The book cover was immediately intriguing- the back of the mighty Shiva, with deep scars over a shoulder and an arm; long, majestic tresses falling over his back; a trident elegantly positioned at the very centre of his form; and the backdrop comprising of Indus and the magnificent Mountains of the North. This was easily a book I would have wanted to read, and as it did turn out, it was a book I simply could not keep down once I started on. The first of a series of three (called the Shiva Trilogy), this book tells the story of Shiva, the Destroyer, a much hailed and praised God from the Hindu Trinity of Brahma-Vishnu-Mahesh. One of the boldest attempts in the Indian fantasy fiction genres, this book lays down the hypothesis that Shiva was never actually a God. More so, he did not even belong to India (the Saptasindhu, as mentioned in the book). Blasphemy you would say, but so long as we consider this book to remain within the realm of fiction, it is actually amazing how the author has carved out a story with Shiva as a War Hero, firmly supported by accurate facts and descriptions, giving strong evidence of the author's deep knowledge and research of the subject.
The book is set in the Indus Valley Civilization, referred in this book as Meluha (It was only later that my History teacher informed me about the Indus Valley Civilization being called as 'Meluha' by the Sumerians and the Mesopotamians). This civilization was one of the finest the world has ever been testimony to, and is often hailed as the birthplace of men of greatness, because the things they did have not been imitated anywhere, anytime in the world. Before beginning the book, the author makes three claims, the fundamental premise on which his book is based-
The story begins with an elaborate depiction of Shiva, who is not a God, not even an extraordinary human, but the head of a simple tribe of cattle herders, somewhere in the foot of the Himalayas, ridden with fatigue due to incessant struggles for existence being fought with the other tribes. His assistant, comrade and best pal, curiously, is a fellow tribesman called Nandi. Due to the course of events, Shiva and his tribe migrate to Meluha, the land of Suryavanshis, the descendants of the illustrious Lord Rama. The land of the Suryavanshis is plagued with many evils, and is under threat from the opposite race, the Chandravanshis. To add to their already cup-full of woes, the Chandravanshis have employed the despicable, sinister Nagas, an ostracized caste, to spread terror in the land of Meluhans.I believe that the Hindu gods were not mythical beings or a figment of a rich imagination.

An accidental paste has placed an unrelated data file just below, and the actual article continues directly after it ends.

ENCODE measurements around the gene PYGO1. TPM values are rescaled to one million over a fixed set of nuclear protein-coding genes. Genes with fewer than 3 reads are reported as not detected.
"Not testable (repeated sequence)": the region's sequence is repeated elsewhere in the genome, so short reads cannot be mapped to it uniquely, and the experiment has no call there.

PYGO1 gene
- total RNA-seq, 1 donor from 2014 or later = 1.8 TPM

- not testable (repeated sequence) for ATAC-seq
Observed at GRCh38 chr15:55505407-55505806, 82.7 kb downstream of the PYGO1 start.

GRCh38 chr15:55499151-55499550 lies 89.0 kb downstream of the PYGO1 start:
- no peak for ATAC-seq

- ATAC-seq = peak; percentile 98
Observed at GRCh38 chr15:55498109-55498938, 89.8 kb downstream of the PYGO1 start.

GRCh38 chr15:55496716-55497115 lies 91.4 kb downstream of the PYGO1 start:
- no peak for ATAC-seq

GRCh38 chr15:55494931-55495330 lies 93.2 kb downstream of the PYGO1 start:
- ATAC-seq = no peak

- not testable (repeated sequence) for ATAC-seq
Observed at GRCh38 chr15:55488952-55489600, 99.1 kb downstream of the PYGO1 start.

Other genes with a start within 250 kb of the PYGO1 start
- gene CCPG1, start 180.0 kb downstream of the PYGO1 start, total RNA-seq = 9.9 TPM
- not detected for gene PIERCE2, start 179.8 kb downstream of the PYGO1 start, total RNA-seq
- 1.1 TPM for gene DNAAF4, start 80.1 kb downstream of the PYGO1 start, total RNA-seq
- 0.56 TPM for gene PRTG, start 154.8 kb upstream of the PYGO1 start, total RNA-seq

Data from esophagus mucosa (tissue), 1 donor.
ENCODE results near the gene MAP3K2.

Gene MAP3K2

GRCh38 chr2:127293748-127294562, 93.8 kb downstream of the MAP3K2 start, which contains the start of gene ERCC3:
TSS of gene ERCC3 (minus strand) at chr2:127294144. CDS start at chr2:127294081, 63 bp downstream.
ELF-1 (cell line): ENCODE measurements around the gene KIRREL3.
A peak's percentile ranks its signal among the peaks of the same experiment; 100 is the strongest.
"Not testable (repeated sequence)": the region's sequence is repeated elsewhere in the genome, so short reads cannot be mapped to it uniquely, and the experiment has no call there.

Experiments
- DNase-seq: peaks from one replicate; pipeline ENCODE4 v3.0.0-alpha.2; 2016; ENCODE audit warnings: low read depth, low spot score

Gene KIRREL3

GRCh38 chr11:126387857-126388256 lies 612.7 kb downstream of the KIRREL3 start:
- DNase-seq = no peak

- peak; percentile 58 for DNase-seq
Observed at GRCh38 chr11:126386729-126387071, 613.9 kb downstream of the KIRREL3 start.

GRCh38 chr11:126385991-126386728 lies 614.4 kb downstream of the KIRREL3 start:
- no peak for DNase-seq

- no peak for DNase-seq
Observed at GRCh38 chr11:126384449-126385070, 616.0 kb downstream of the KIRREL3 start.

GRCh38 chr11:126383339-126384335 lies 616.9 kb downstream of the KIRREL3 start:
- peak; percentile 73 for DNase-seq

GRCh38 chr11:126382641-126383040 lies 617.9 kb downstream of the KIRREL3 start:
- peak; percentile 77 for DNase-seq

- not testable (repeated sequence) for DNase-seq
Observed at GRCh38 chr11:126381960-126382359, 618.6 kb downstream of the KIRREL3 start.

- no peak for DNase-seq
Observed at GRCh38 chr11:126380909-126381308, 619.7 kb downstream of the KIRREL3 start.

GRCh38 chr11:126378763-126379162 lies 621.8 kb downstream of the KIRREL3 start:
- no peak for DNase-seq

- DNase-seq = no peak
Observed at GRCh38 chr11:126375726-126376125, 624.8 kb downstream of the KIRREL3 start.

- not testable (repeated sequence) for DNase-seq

I believe that they were creatures of flesh and blood, like you and me.
I believe that they achieved godhood through their karma, their deeds.
It is from these terrors that the Meluhans seek respite. According to the Meluhan legend, it will be 'Neelkanth', the one whose neck will turn blue on drinking their nectar, Somaras, who will be their Savior. Thus is defined the character and course of the protagonist, Shiva, who after drinking the Somaras is hailed by the hapless people as their Lord, the one who will alleviate all evils from their land. What then ensues is the journey of Shiva through the land of Meluhans, during which, he establishes himself as a warrior of unparalleled might and war skills. At most places during the narrative, Shiva is shown to be spellbound by the superior technology and infrastructure possessed by the inhabitants of the magnificent land of Meluha. Also, as an undercurrent, laced into the narrative is the love story of our indomitable hero and the demure, chaste and skilled Parvati, incidentally the daughter of Maharaja Dasya, King of Meluha.
The narrative of the story is contemporary, not in the least archaic, as one would expect the tone of any of our mythological tales to be. This book attempts to clear the mist around the concept of Mahadev we have grown up with. While reading about this book, I came across interesting facts, such as, long back, in the ancient times, there was no concept of India. The only concept then that has left its traces to be felt in the contemporary times is that of the Aryans, the greatest race on the Earth. What is particularly curious about Shiva is that he is the only non-Aryan entity in the Trinity of Hindu Gods. In the book too, he conforms to what have been his features otherwise- easy to please, free of deceit and trickery (Bholenath), unabashed in his display of emotions (anger in particular- Tandav), passionate lover, substance addiction...and the list can go on.
To conclude my assessment of the book, I can say, it was a compelling read. It was not anything like the other tales of our three crore plus Gods and Goddesses I have read or heard about. Very few authors have touched this particular genre with such marvellous ease, making the reader more and more intrigued by the vivid and precise description of the events which form this story. Worthy of not less than four stars on five, it is one of those books which all of us should pick up, especially if we feel detached from our rich mythological heritage, with a promise that if one begins with this book, he would only be lured deeper and deeper into the mystical world of our tales and legends and myths. Highly recommended!